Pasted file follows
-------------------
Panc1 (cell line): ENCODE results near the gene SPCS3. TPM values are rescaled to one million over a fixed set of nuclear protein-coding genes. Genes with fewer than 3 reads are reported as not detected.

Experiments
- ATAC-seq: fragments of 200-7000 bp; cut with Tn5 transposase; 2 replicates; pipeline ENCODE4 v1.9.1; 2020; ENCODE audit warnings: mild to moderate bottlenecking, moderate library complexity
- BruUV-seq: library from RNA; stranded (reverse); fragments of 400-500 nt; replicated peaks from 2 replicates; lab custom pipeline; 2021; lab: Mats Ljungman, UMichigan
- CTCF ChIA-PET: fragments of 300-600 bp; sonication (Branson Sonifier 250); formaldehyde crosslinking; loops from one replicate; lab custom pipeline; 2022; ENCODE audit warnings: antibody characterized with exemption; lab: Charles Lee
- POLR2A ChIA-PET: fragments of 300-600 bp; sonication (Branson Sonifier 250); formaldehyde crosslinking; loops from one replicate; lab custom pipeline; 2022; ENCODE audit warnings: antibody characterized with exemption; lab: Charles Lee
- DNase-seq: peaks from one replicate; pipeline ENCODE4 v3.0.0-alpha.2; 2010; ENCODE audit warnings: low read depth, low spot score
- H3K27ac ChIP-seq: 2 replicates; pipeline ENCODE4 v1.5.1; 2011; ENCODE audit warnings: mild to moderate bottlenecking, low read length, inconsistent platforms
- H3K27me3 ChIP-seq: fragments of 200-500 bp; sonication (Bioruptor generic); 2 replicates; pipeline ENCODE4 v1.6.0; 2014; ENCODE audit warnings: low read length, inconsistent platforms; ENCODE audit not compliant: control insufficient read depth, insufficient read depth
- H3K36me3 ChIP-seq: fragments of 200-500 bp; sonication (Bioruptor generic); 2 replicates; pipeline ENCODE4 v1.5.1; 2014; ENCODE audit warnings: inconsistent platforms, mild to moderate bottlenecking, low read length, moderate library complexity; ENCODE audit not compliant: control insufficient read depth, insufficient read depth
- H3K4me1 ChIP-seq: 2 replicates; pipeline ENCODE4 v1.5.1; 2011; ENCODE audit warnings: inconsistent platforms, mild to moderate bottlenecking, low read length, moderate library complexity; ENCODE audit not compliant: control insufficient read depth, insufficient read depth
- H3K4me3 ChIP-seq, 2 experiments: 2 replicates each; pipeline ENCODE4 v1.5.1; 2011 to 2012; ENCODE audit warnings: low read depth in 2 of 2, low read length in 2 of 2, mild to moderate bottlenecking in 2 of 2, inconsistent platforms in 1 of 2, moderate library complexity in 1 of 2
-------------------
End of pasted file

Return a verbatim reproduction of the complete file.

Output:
Panc1 (cell line): ENCODE results near the gene SPCS3. TPM values are rescaled to one million over a fixed set of nuclear protein-coding genes. Genes with fewer than 3 reads are reported as not detected.

Experiments
- ATAC-seq: fragments of 200-7000 bp; cut with Tn5 transposase; 2 replicates; pipeline ENCODE4 v1.9.1; 2020; ENCODE audit warnings: mild to moderate bottlenecking, moderate library complexity
- BruUV-seq: library from RNA; stranded (reverse); fragments of 400-500 nt; replicated peaks from 2 replicates; lab custom pipeline; 2021; lab: Mats Ljungman, UMichigan
- CTCF ChIA-PET: fragments of 300-600 bp; sonication (Branson Sonifier 250); formaldehyde crosslinking; loops from one replicate; lab custom pipeline; 2022; ENCODE audit warnings: antibody characterized with exemption; lab: Charles Lee
- POLR2A ChIA-PET: fragments of 300-600 bp; sonication (Branson Sonifier 250); formaldehyde crosslinking; loops from one replicate; lab custom pipeline; 2022; ENCODE audit warnings: antibody characterized with exemption; lab: Charles Lee
- DNase-seq: peaks from one replicate; pipeline ENCODE4 v3.0.0-alpha.2; 2010; ENCODE audit warnings: low read depth, low spot score
- H3K27ac ChIP-seq: 2 replicates; pipeline ENCODE4 v1.5.1; 2011; ENCODE audit warnings: mild to moderate bottlenecking, low read length, inconsistent platforms
- H3K27me3 ChIP-seq: fragments of 200-500 bp; sonication (Bioruptor generic); 2 replicates; pipeline ENCODE4 v1.6.0; 2014; ENCODE audit warnings: low read length, inconsistent platforms; ENCODE audit not compliant: control insufficient read depth, insufficient read depth
- H3K36me3 ChIP-seq: fragments of 200-500 bp; sonication (Bioruptor generic); 2 replicates; pipeline ENCODE4 v1.5.1; 2014; ENCODE audit warnings: inconsistent platforms, mild to moderate bottlenecking, low read length, moderate library complexity; ENCODE audit not compliant: control insufficient read depth, insufficient read depth
- H3K4me1 ChIP-seq: 2 replicates; pipeline ENCODE4 v1.5.1; 2011; ENCODE audit warnings: inconsistent platforms, mild to moderate bottlenecking, low read length, moderate library complexity; ENCODE audit not compliant: control insufficient read depth, insufficient read depth
- H3K4me3 ChIP-seq, 2 experiments: 2 replicates each; pipeline ENCODE4 v1.5.1; 2011 to 2012; ENCODE audit warnings: low read depth in 2 of 2, low read length in 2 of 2, mild to moderate bottlenecking in 2 of 2, inconsistent platforms in 1 of 2, moderate library complexity in 1 of 2